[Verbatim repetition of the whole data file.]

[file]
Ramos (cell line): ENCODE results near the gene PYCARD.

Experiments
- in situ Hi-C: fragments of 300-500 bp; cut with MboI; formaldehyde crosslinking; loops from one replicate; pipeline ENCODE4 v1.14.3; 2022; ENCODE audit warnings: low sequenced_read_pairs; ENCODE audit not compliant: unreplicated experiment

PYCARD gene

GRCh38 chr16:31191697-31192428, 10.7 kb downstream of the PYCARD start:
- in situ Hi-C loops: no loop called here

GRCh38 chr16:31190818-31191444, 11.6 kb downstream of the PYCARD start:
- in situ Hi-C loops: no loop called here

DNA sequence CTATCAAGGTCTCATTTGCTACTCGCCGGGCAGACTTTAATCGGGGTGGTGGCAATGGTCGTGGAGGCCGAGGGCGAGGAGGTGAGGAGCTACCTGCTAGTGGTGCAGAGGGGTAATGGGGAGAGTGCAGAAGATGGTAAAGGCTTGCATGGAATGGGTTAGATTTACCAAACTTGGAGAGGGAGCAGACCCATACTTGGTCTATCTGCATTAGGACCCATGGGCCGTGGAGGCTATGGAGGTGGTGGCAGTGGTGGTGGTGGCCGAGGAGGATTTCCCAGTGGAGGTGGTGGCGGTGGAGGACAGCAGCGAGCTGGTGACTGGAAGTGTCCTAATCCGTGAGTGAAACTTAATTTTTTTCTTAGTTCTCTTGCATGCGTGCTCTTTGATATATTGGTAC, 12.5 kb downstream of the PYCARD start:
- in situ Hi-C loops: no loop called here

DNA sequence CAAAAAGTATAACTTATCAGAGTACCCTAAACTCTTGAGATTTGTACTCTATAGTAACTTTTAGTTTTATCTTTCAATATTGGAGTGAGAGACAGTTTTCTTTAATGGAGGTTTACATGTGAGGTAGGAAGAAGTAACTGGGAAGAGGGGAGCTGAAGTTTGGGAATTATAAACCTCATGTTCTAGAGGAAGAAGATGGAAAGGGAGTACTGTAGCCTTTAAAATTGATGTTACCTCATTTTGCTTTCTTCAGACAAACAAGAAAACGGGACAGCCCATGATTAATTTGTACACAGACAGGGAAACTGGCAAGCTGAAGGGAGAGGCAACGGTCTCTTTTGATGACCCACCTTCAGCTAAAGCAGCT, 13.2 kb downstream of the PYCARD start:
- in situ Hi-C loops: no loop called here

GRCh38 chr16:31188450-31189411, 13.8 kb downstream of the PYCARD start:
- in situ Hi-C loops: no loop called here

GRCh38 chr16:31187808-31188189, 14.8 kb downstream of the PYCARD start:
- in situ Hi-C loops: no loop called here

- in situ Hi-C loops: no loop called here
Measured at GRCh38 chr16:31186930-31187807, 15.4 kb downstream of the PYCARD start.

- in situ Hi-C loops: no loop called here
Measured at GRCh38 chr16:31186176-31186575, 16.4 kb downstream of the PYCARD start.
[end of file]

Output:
Ramos (cell line): ENCODE results near the gene PYCARD.

Experiments
- in situ Hi-C: fragments of 300-500 bp; cut with MboI; formaldehyde crosslinking; loops from one replicate; pipeline ENCODE4 v1.14.3; 2022; ENCODE audit warnings: low sequenced_read_pairs; ENCODE audit not compliant: unreplicated experiment

PYCARD gene

GRCh38 chr16:31191697-31192428, 10.7 kb downstream of the PYCARD start:
- in situ Hi-C loops: no loop called here

GRCh38 chr16:31190818-31191444, 11.6 kb downstream of the PYCARD start:
- in situ Hi-C loops: no loop called here

DNA sequence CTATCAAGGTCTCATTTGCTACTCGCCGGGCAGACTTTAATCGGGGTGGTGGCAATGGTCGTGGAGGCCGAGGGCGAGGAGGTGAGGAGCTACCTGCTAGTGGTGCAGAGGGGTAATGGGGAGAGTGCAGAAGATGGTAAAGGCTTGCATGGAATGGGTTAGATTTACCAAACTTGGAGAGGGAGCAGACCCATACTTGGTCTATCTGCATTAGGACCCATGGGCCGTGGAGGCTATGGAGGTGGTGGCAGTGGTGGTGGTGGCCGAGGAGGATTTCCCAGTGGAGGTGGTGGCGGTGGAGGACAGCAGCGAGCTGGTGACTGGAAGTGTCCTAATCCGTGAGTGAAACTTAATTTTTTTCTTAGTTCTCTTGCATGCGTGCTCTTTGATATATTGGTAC, 12.5 kb downstream of the PYCARD start:
- in situ Hi-C loops: no loop called here

DNA sequence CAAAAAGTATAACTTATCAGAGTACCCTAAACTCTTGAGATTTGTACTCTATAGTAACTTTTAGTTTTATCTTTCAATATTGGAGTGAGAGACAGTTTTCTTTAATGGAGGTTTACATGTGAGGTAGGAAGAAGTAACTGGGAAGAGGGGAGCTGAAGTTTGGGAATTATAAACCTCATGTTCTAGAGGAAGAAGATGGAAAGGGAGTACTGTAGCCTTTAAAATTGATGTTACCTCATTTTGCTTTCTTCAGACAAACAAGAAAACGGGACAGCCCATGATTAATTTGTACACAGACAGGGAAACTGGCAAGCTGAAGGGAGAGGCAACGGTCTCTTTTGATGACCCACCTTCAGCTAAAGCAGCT, 13.2 kb downstream of the PYCARD start:
- in situ Hi-C loops: no loop called here

GRCh38 chr16:31188450-31189411, 13.8 kb downstream of the PYCARD start:
- in situ Hi-C loops: no loop called here

GRCh38 chr16:31187808-31188189, 14.8 kb downstream of the PYCARD start:
- in situ Hi-C loops: no loop called here

- in situ Hi-C loops: no loop called here
Measured at GRCh38 chr16:31186930-31187807, 15.4 kb downstream of the PYCARD start.

- in situ Hi-C loops: no loop called here
Measured at GRCh38 chr16:31186176-31186575, 16.4 kb downstream of the PYCARD start.